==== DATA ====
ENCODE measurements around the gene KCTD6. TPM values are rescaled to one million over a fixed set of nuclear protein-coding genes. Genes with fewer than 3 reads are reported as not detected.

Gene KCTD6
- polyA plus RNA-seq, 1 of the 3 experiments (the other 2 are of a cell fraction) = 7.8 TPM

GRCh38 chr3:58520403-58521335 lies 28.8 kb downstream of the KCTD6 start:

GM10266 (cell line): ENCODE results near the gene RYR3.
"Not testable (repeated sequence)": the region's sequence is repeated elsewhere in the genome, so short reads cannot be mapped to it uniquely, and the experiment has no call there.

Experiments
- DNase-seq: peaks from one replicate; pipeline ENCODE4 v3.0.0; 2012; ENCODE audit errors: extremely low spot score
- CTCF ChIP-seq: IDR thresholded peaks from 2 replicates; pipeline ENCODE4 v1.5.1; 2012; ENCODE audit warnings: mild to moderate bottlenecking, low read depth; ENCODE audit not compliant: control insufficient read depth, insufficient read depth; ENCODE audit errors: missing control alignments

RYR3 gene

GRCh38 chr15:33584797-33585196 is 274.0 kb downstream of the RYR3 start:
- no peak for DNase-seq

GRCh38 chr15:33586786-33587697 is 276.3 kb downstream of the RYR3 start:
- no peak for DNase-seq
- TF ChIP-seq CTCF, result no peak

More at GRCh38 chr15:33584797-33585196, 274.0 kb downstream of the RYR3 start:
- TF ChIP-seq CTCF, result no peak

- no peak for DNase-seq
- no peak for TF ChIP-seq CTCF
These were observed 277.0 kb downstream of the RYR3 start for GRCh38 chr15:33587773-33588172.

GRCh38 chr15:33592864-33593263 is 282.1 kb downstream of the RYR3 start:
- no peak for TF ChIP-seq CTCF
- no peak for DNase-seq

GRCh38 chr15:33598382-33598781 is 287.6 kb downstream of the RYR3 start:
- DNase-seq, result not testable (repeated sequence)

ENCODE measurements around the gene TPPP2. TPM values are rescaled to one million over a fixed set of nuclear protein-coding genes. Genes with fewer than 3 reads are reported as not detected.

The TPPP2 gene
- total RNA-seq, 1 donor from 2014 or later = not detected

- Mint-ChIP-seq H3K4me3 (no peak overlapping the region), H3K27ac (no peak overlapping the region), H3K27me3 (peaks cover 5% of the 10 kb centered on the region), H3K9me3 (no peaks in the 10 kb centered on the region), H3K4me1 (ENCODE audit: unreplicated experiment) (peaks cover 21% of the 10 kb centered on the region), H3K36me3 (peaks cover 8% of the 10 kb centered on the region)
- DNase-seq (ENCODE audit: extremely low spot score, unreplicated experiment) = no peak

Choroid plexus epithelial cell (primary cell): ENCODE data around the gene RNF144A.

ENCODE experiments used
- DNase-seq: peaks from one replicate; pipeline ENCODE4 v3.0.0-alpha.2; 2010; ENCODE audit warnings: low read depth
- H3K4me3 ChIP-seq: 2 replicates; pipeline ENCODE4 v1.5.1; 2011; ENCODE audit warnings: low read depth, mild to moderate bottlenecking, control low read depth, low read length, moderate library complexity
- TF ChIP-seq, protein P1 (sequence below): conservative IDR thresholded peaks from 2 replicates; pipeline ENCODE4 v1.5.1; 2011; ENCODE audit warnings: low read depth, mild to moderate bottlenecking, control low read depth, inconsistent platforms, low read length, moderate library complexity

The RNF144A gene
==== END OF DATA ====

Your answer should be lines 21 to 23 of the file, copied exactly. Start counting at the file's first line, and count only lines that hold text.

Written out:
GRCh38 chr15:33592864-33593263 is 282.1 kb downstream of the RYR3 start:
- no peak for TF ChIP-seq CTCF
- no peak for DNase-seq